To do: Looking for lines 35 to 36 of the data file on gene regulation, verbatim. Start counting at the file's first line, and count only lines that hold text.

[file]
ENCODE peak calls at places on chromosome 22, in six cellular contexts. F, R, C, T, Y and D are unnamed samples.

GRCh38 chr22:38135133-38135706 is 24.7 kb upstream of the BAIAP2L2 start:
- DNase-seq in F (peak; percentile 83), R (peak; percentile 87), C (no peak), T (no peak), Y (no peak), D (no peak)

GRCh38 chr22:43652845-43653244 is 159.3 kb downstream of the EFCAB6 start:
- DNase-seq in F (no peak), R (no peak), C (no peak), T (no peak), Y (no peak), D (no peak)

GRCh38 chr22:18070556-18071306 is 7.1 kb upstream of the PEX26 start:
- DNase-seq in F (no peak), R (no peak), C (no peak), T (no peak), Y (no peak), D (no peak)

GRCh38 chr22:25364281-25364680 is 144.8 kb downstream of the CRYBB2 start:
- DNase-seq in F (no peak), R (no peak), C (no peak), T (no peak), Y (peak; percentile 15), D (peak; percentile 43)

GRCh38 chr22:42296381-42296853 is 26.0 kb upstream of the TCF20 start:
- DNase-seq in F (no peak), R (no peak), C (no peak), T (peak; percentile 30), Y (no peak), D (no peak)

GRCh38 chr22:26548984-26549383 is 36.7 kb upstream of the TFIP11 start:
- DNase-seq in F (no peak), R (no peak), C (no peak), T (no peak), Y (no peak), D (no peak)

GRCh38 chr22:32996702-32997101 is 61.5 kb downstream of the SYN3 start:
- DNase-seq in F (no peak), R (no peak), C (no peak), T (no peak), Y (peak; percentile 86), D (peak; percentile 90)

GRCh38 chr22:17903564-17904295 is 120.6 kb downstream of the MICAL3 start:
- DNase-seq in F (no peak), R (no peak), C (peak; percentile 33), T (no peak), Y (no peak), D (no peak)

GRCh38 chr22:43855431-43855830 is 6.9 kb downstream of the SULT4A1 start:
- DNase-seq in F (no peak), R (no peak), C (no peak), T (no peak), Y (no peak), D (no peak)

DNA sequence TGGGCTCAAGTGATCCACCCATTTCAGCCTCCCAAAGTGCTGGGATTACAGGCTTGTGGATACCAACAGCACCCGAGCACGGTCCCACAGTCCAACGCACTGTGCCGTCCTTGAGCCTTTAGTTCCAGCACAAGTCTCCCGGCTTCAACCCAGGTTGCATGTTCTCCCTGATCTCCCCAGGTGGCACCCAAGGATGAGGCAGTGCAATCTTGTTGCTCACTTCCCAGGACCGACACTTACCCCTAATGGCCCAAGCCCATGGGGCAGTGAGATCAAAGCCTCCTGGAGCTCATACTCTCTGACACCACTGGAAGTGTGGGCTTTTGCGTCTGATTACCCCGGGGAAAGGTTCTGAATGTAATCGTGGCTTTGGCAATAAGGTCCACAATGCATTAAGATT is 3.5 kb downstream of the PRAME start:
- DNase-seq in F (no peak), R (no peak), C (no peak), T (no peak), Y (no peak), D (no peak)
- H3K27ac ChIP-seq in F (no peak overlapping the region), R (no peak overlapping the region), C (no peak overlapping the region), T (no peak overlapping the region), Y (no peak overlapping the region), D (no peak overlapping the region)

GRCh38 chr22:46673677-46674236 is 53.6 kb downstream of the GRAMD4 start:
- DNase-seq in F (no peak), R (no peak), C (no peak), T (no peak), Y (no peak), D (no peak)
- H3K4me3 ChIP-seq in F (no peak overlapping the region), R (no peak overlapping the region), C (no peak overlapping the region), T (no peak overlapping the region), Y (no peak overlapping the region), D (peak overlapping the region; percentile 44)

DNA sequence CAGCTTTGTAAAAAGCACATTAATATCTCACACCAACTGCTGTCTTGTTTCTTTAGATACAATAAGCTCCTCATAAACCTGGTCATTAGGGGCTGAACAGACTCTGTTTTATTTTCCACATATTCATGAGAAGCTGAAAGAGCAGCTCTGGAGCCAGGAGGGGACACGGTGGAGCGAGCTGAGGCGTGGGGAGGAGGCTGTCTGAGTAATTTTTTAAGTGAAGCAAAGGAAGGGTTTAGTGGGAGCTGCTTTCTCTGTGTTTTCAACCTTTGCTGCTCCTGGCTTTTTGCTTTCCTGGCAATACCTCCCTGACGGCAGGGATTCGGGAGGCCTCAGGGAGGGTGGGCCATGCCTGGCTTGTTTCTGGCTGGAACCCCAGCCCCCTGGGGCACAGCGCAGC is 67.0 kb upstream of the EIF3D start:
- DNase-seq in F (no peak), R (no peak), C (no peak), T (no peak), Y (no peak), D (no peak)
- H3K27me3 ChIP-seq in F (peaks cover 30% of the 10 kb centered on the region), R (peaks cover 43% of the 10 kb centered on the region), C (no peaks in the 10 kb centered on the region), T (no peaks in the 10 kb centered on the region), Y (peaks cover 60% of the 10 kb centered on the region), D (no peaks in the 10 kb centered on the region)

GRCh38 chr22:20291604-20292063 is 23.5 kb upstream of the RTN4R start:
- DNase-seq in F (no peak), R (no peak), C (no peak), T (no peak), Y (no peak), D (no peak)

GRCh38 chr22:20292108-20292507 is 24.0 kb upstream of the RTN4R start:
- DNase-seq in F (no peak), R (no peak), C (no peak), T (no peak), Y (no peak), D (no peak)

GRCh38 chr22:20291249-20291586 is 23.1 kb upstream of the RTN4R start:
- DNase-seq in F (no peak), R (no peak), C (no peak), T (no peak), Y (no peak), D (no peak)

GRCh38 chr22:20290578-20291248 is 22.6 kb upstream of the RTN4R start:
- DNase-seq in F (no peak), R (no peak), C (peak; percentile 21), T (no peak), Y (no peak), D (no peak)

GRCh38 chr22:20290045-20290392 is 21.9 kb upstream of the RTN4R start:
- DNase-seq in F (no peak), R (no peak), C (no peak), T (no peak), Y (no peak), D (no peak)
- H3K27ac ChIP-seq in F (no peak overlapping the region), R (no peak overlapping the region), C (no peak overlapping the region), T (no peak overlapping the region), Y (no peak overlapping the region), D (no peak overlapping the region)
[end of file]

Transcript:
GRCh38 chr22:20290578-20291248 is 22.6 kb upstream of the RTN4R start:
- DNase-seq in F (no peak), R (no peak), C (peak; percentile 21), T (no peak), Y (no peak), D (no peak)